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Friday, November 15, 2013

Audio Books~ November 2013


Against all odds, Katniss Everdeen has won the annual Hunger Games with fellow district tribute Peeta Mellark. But it was a victory won by defiance of the Capitol and their harsh rules. Katniss and Peeta should be happy. After all, they have just won for themselves and their families a life of safety and plenty. But there are rumors of rebellion among the subjects, and Katniss and Peeta, to their horror, are the faces of that rebellion. The Capitol is angry. The Capitol wants revenge.

I TOOK A NOTION to collect some audio books for listening over the next couple of weeks.  I have a love hate relationship with them.  First of all, I see them as a convenience more than a pleasure...  When I grab one, it's usually because I want desperately to read a certain book, but can't find a way to fit it into my otherwise slammed schedule. 

I tend often to find the narrator's voice grating.  Rarely do I find it fits the tone of the book.  When it does, it's really a slam dunk.  When it fails badly, it can completely ruin a book for me.  Usually, it's just a tinnitus in the background that I can learn to live with after a couple of chapters.

It's a wonder to me when I come across blogs and vlogs with those who spend a good deal of time "reading" audio books.  Where do they listen to them?  What are they doing when they listen?  I find it unbearable to just sit still and listen.  I have to be doing something.  The times I've traveled and listened to a book on CD have been the most rewarding to me.  I also knit, do needlework and quilt while I listen.  I really do wonder what others do...

Audio books are a sort of necessary evil to me.  I love the convenience of them, and their being available as a sideline when I can't get time to read the book I've had on a long list.  I applaud the good they do to a community of booklovers who may be unable to get to books or read them otherwise. 

This week, I've been tasting a couple and thoroughly enjoying myself.  I'll just share them in summary here and say that I recommend them highly.  :]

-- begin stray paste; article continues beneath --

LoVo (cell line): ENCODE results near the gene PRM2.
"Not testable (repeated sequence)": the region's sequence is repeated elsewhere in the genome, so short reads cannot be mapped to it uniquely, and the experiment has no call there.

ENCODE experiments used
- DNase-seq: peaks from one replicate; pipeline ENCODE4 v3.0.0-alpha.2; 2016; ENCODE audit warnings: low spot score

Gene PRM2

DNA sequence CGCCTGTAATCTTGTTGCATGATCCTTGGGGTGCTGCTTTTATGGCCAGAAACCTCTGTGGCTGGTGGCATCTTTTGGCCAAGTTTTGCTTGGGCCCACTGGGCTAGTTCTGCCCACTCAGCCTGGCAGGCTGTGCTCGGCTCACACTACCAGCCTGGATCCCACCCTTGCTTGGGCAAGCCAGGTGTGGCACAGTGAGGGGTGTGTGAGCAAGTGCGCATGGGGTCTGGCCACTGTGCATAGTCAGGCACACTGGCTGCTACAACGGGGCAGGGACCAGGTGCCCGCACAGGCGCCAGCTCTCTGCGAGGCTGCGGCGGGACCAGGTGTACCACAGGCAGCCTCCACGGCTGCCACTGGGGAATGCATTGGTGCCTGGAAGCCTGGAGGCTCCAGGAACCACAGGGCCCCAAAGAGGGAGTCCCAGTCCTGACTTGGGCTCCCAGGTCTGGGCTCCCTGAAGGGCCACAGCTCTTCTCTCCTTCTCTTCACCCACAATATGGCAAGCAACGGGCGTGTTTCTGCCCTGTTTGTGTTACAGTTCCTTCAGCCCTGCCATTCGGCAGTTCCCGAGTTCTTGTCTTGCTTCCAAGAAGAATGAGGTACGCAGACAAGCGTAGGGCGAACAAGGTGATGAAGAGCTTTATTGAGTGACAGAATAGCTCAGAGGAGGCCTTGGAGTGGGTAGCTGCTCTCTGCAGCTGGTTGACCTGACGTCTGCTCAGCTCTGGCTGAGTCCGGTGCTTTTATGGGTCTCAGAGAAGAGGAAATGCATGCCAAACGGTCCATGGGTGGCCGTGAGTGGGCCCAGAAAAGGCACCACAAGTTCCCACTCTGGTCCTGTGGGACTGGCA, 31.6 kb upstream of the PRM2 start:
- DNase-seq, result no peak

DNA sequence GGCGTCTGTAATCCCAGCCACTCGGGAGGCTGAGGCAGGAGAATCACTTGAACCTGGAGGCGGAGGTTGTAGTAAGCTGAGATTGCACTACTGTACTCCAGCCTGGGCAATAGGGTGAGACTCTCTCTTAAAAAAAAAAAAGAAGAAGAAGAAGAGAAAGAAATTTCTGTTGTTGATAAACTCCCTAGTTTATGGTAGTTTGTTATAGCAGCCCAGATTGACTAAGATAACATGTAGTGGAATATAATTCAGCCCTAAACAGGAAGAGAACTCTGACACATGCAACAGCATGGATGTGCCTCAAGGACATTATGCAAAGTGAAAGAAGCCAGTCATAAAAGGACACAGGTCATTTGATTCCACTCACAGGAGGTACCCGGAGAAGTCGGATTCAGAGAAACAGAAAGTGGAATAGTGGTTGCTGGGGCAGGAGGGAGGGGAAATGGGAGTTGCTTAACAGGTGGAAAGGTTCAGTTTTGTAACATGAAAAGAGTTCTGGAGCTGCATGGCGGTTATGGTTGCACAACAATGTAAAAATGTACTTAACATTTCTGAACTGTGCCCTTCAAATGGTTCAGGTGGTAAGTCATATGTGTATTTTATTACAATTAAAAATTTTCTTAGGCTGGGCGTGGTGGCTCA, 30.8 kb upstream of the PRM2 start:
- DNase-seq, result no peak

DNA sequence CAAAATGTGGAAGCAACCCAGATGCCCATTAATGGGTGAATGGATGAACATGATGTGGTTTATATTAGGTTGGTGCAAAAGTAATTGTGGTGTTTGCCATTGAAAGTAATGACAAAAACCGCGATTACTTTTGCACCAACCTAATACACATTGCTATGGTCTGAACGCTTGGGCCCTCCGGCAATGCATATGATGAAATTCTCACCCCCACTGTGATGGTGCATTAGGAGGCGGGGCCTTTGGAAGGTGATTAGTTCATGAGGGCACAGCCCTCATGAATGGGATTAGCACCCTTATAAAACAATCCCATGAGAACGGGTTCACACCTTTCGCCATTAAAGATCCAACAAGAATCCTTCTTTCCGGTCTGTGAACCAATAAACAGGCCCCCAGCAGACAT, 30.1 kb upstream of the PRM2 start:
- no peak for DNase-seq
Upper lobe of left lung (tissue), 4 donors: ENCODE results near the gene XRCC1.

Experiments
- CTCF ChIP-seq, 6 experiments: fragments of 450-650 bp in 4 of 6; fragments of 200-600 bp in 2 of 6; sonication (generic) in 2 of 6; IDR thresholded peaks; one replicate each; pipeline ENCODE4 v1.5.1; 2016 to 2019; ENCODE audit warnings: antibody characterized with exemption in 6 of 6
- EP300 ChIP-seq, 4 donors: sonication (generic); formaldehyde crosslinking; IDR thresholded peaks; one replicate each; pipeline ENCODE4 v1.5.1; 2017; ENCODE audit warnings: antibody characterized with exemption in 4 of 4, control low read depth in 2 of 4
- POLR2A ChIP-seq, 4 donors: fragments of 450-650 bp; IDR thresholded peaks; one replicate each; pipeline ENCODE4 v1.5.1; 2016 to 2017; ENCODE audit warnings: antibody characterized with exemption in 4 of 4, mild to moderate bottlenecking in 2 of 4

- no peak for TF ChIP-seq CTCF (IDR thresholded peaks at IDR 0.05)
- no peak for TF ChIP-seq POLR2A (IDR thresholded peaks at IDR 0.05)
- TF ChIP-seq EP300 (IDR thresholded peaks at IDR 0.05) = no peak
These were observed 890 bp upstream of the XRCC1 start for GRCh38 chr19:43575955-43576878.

The brilliant new novel in the New York Times bestselling series by Louise Penny, one of the most acclaimed crime writers of our time
No outsiders are ever admitted to the monastery of Saint-Gilbert-Entre-les-Loups, hidden deep in the wilderness of Quebec, where two dozen cloistered monks live in peace and prayer. They grow vegetables, they tend chickens, they make chocolate. And they sing. Ironically, for a community that has taken a vow of silence, the monks have become world-famous for their glorious voices, raised in ancient chants whose effect on both singer and listener is so profound it is known as “the beautiful mystery.”
But when the renowned choir director is murdered, the lock on the monastery’s massive wooden door is drawn back to admit Chief Inspector Armand Gamache and Jean-Guy Beauvoir of the Sûreté du Québec. There they discover disquiet beneath the silence, discord in the apparent harmony. One of the brothers, in this life of  prayer and contemplation, has been contemplating murder. As the peace of the monastery crumbles, Gamache is forced to confront some of his own demons, as well as those roaming the remote corridors. Before finding the killer, before restoring peace, the Chief must first consider the divine, the human, and the cracks in between.

Winner of the 2012 Agatha Award for Best Novel


"It is 1940. France has fallen. Bombs are dropping on London. And President Roosevelt is promising he won't send our boys to fight in "foreign wars." "But American radio gal Frankie Bard, the first woman to report from the Blitz in London, wants nothing more than to bring the war home. Frankie's radio dispatches crackle across the Atlantic Ocean, imploring listeners to pay attention - as the Nazis bomb London nightly, and Jewish refugees stream across Europe. Frankie is convinced that if she can just get the right story, it will wake Americans to action and they will join the fight."

 "Meanwhile, in Franklin, Massachusetts, a small town on Cape Cod, Iris James hears Frankie's broadcasts and knows that it is only a matter of time before the war arrives on Franklin's shores. In charge of the town's mail, Iris believes that her job is to deliver and keep people's secrets, passing along the news that letters carry. And one secret she keeps are her feelings for Harry Vale, the town mechanic, who inspects the ocean daily, searching in vain for German U-boats he is certain will come. Two single people in midlife, Iris and Harry long ago gave up hope of ever being in love, yet they find themselves unexpectedly drawn toward each other."

 "Listening to Frankie as well are Will and Emma Fitch, the town's doctor and his new wife, both trying to escape fragile childhoods and forge a brighter future. When Will follows Frankie's siren call into the war, Emma's worst fears are realized. Promising to return in six months, Will goes to London to offer his help, and the lives of the three women entwine."

Alternating between an America still cocooned in its inability to grasp the danger at hand and a Europe being torn apart by war, The Postmistress gives us two women who find themselves unable to deliver the news, and a third woman desperately waiting for news yet afraid to hear it.






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